(Washington, DC) – Today, Mayor Bowser signed the “District of Columbia Department on Aging and Community Living Amendment Act of 2018,” designating the DC Office on Aging as the Department on Aging and Community Living, fulfilling former Mayor Marion Barry’s vision of making the office into a department. The Mayor signed the legislation at the Congress Heights Senior Wellness Center, a senior center in Ward 8, and was joined by more than seventy seniors and the Commission on Aging.
“Today, I am proud to pick up where Mayor Barry left off — to continue the work of building an Age-Friendly city where people of all ages and backgrounds can live health, happy lives,” said Mayor Bowser. “The Department on Aging and Community Living is going to ensure that our seniors, or residents with disabilities, and our caregivers have the resources and supports they need to thrive in a growing and changing city.”
Established in 1975 by legislation co-sponsored by former Mayor and then-Councilmember Barry, the Office on Aging grew from a 26-person staff and an annual budget of less than $900,000 in local funds to a workforce of more than 80 staffers and with an annual budget of more than $38 million in local funds. After helping establish the office, Mayor Barry went on to make consistent investments in senior programs and grew the budget by more than 600 percent between 1980 and 1985.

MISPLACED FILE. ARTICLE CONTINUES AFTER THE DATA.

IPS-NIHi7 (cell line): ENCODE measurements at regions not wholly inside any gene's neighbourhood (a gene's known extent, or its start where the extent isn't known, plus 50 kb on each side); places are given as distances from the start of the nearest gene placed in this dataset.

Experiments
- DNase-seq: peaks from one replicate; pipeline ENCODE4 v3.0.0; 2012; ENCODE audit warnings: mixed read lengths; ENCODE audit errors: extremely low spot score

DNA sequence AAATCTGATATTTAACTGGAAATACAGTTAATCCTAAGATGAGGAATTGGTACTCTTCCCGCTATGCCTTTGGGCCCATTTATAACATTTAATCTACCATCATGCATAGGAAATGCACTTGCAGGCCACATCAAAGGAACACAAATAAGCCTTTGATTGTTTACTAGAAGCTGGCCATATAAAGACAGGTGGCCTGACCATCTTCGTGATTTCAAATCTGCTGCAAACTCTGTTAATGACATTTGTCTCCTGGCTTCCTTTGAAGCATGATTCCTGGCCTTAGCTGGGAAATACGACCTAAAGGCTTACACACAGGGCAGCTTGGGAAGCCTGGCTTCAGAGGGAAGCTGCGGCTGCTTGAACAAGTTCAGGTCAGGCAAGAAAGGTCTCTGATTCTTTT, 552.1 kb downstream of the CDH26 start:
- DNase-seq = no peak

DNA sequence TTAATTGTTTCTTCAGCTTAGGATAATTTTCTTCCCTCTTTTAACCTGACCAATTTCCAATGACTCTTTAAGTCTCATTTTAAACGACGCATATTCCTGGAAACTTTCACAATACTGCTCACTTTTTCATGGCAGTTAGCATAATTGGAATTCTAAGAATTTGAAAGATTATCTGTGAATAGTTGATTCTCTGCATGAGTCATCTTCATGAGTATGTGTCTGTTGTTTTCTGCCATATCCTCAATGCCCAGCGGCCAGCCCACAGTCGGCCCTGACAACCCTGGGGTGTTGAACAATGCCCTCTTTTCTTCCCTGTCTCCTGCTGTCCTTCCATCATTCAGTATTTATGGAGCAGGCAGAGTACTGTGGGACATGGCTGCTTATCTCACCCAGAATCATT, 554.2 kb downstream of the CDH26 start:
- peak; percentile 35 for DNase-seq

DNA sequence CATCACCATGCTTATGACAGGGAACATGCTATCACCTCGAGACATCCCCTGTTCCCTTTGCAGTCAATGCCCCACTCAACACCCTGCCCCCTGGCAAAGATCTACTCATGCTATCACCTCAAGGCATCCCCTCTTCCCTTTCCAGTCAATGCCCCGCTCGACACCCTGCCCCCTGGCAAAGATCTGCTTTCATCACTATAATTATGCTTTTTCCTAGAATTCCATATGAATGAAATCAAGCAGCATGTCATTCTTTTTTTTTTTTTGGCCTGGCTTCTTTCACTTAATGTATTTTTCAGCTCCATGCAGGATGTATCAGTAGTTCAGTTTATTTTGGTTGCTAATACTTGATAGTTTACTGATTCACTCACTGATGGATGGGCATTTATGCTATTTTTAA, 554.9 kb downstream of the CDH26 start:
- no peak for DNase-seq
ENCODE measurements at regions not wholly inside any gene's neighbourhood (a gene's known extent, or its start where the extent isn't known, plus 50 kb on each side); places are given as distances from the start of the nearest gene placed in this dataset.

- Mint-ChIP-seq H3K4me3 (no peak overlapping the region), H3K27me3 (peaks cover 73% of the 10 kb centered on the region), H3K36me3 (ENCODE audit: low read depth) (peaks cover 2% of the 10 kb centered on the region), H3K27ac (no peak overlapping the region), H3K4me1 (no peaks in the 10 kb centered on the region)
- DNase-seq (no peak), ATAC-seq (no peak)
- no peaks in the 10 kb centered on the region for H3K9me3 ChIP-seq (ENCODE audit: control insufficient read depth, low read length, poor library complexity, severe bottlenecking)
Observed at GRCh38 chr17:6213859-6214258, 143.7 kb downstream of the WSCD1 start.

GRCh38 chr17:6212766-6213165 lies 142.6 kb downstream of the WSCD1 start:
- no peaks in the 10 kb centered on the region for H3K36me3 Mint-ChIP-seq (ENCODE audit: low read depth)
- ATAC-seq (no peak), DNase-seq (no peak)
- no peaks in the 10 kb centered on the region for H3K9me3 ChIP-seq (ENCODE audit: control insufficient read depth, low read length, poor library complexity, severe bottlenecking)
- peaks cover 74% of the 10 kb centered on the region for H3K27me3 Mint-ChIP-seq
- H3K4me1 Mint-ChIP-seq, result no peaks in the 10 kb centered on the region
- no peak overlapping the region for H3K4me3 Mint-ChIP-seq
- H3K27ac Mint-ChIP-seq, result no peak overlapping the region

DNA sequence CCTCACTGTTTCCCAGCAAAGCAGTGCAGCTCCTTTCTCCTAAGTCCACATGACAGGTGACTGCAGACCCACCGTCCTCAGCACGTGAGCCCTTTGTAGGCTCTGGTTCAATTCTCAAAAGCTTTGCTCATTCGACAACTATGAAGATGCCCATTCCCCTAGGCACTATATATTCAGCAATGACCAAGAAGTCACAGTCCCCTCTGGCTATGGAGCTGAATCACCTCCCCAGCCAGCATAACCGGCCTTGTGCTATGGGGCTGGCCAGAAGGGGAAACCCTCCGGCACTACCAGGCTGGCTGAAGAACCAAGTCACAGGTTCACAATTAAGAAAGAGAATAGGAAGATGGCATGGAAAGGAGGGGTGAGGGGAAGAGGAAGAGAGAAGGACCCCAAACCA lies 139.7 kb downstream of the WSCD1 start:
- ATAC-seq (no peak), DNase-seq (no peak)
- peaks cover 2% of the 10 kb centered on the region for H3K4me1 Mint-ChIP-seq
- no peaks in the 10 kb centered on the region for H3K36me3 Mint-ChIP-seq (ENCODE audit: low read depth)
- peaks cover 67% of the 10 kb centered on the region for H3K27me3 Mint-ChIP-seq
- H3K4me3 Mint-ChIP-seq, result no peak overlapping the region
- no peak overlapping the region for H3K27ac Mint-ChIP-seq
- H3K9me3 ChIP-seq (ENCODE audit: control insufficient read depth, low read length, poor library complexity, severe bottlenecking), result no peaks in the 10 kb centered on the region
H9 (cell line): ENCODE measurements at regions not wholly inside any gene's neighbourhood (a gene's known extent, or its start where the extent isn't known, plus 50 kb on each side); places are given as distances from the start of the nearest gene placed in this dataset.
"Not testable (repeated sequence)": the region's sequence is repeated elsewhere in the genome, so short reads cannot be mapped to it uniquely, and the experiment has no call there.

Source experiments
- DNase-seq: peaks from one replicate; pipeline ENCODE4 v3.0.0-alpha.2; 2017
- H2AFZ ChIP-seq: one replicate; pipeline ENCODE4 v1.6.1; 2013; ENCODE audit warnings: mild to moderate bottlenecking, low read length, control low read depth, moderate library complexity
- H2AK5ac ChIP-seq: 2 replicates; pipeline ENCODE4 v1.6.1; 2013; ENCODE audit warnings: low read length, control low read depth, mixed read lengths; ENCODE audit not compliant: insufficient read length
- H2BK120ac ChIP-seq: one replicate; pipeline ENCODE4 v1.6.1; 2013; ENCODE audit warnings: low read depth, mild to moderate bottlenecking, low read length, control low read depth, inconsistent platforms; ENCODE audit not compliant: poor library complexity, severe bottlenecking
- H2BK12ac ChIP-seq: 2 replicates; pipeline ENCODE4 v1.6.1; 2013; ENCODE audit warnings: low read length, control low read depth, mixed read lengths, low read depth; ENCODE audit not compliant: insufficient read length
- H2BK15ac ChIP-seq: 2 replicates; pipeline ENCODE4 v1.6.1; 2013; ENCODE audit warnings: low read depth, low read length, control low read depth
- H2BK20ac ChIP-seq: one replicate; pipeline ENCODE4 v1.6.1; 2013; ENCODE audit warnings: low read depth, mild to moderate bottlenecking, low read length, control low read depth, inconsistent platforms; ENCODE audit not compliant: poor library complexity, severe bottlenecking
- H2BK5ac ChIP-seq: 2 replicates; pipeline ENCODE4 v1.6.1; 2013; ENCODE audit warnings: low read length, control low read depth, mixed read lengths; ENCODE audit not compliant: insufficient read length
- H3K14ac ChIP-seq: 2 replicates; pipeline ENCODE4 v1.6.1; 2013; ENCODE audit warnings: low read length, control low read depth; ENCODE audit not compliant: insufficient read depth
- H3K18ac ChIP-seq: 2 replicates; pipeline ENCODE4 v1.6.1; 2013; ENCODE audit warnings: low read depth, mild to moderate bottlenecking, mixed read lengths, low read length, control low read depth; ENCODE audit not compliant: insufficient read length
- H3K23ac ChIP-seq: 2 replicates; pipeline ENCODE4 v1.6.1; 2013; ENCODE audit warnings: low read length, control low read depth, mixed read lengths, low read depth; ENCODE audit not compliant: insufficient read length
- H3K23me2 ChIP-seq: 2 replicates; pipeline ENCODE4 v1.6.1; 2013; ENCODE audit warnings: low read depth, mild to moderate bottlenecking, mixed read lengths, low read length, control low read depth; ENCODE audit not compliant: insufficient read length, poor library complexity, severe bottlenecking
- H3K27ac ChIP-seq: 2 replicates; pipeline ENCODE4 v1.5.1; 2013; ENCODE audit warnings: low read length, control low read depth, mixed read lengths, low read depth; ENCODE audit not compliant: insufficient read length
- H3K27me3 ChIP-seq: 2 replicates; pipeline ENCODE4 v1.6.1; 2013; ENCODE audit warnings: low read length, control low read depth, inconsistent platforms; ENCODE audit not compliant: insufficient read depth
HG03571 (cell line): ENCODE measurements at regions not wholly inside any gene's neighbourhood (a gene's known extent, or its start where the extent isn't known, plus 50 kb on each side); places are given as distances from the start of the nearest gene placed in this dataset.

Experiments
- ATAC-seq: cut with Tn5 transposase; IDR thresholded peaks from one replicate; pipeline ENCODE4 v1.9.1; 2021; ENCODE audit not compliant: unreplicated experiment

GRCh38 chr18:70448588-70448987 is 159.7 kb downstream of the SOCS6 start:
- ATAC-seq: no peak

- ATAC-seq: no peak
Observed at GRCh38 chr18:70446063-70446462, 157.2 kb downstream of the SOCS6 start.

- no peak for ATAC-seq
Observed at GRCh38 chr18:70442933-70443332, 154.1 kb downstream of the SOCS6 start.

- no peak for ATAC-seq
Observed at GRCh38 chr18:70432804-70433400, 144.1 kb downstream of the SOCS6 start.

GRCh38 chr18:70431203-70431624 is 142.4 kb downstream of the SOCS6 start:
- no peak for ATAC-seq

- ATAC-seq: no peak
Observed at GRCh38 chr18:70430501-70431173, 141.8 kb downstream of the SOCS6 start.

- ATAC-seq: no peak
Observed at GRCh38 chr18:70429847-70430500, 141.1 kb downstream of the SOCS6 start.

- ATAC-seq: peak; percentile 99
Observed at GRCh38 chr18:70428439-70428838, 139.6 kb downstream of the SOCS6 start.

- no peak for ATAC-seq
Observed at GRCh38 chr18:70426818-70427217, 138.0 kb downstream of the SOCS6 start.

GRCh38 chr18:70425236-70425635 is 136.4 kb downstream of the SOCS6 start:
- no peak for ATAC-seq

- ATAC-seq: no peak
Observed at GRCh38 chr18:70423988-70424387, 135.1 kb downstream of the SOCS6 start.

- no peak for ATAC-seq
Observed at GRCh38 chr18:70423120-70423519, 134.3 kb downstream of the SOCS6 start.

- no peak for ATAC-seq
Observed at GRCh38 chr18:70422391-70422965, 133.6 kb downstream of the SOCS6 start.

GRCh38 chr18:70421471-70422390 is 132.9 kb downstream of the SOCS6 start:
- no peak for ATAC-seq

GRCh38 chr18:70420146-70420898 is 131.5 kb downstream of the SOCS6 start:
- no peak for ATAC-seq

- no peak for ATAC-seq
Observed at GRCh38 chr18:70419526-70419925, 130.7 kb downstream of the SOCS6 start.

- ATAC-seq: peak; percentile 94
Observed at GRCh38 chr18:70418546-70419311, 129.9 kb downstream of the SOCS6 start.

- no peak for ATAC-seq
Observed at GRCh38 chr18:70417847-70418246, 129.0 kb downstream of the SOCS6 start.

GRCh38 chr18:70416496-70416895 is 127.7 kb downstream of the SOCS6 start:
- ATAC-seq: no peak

Since taking office in 2015, Mayor Bowser has continued to make seniors, adults with disabilities, and caregivers a priority, launching innovative initiatives as part of Age-Friendly DC and investing more in senior programs through the Office on Aging than ever before. Investments include more than $14 million in the Safe at Home program, which has made more than 2,000 homes safer through in-home safety adaptions and $6 million in Transport DC, which provides low-cost, convenient transportation options for MetroAccess customers. In addition, the Mayor invested over $16 million in capital funds toward improvements at senior wellness centers across DC, the expansion of two wellness centers, and building a new senior wellness site in Ward 8. During Mayor Bowser’s first term, the District was recognized by the World Health Organization and AARP as a top city for Age-Friendly policies.
“From day one, Mayor Bowser has made it clear that our seniors, our adults with disabilities, and our caregivers are vital to keeping our communities strong and vibrant,” said Laura Newland, Director of the DC Office on Aging. “With this legislation, we’re making sure that the voices and concerns of our older residents will always be heard, for generations to come.”
The Department on Aging and Community Living will continue to oversee the Senior Service Network, a network of 25 community-based non-profits operating 40 programs in all eight wards of the city. Programs and services include nutrition, health and wellness education, physical fitness, case management, community dining, essential medical transportation, EPD Waiver enrollment, community transition assistance after nursing home stays, and in-home support services.